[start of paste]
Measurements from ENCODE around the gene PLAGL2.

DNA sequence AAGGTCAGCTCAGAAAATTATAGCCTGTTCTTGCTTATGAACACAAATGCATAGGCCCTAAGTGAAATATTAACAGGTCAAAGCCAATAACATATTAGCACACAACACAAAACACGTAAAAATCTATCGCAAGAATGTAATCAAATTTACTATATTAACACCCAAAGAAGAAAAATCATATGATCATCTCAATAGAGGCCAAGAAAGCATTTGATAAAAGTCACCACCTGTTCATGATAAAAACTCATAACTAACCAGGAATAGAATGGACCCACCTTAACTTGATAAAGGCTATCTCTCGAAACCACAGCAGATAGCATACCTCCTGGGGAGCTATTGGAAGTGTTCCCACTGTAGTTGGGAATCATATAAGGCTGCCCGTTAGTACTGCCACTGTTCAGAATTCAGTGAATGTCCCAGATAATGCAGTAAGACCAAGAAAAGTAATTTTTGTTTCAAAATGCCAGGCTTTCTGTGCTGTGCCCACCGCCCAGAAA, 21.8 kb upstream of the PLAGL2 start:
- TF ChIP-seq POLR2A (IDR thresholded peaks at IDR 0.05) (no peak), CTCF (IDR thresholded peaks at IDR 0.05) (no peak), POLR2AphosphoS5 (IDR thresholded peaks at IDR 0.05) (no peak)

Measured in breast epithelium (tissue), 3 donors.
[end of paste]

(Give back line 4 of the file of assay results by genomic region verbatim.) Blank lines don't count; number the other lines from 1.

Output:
Measured in breast epithelium (tissue), 3 donors.